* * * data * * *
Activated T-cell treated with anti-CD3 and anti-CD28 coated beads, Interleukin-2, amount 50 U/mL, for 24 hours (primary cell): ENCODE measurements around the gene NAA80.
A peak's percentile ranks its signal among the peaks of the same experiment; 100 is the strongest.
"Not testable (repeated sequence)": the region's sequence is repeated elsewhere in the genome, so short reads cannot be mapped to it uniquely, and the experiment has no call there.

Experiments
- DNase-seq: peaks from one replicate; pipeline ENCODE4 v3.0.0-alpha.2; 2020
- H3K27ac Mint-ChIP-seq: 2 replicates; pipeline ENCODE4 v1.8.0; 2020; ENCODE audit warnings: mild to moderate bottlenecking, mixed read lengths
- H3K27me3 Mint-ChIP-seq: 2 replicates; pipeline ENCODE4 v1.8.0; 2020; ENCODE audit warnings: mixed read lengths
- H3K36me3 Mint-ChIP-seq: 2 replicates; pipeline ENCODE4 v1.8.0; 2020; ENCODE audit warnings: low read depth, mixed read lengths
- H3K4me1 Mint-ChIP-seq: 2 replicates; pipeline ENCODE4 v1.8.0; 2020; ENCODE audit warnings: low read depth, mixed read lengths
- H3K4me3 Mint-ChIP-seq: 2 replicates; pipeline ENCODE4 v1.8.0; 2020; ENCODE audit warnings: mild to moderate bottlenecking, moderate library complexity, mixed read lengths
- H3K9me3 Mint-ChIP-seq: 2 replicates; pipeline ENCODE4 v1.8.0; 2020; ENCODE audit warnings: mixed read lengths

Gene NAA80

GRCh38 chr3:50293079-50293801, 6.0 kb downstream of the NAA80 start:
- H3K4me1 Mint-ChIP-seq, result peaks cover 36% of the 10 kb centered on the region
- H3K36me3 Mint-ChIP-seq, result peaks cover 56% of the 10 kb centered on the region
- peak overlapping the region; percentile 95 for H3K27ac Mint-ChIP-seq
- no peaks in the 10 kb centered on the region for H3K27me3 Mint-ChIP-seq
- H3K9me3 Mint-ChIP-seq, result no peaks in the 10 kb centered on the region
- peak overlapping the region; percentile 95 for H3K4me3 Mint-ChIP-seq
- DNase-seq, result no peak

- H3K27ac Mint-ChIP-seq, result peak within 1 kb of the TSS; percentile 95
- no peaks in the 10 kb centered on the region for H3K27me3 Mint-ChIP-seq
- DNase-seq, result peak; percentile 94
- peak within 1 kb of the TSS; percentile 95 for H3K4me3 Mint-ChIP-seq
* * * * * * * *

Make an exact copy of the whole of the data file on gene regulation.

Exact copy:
Activated T-cell treated with anti-CD3 and anti-CD28 coated beads, Interleukin-2, amount 50 U/mL, for 24 hours (primary cell): ENCODE measurements around the gene NAA80.
A peak's percentile ranks its signal among the peaks of the same experiment; 100 is the strongest.
"Not testable (repeated sequence)": the region's sequence is repeated elsewhere in the genome, so short reads cannot be mapped to it uniquely, and the experiment has no call there.

Experiments
- DNase-seq: peaks from one replicate; pipeline ENCODE4 v3.0.0-alpha.2; 2020
- H3K27ac Mint-ChIP-seq: 2 replicates; pipeline ENCODE4 v1.8.0; 2020; ENCODE audit warnings: mild to moderate bottlenecking, mixed read lengths
- H3K27me3 Mint-ChIP-seq: 2 replicates; pipeline ENCODE4 v1.8.0; 2020; ENCODE audit warnings: mixed read lengths
- H3K36me3 Mint-ChIP-seq: 2 replicates; pipeline ENCODE4 v1.8.0; 2020; ENCODE audit warnings: low read depth, mixed read lengths
- H3K4me1 Mint-ChIP-seq: 2 replicates; pipeline ENCODE4 v1.8.0; 2020; ENCODE audit warnings: low read depth, mixed read lengths
- H3K4me3 Mint-ChIP-seq: 2 replicates; pipeline ENCODE4 v1.8.0; 2020; ENCODE audit warnings: mild to moderate bottlenecking, moderate library complexity, mixed read lengths
- H3K9me3 Mint-ChIP-seq: 2 replicates; pipeline ENCODE4 v1.8.0; 2020; ENCODE audit warnings: mixed read lengths

Gene NAA80

GRCh38 chr3:50293079-50293801, 6.0 kb downstream of the NAA80 start:
- H3K4me1 Mint-ChIP-seq, result peaks cover 36% of the 10 kb centered on the region
- H3K36me3 Mint-ChIP-seq, result peaks cover 56% of the 10 kb centered on the region
- peak overlapping the region; percentile 95 for H3K27ac Mint-ChIP-seq
- no peaks in the 10 kb centered on the region for H3K27me3 Mint-ChIP-seq
- H3K9me3 Mint-ChIP-seq, result no peaks in the 10 kb centered on the region
- peak overlapping the region; percentile 95 for H3K4me3 Mint-ChIP-seq
- DNase-seq, result no peak

- H3K27ac Mint-ChIP-seq, result peak within 1 kb of the TSS; percentile 95
- no peaks in the 10 kb centered on the region for H3K27me3 Mint-ChIP-seq
- DNase-seq, result peak; percentile 94
- peak within 1 kb of the TSS; percentile 95 for H3K4me3 Mint-ChIP-seq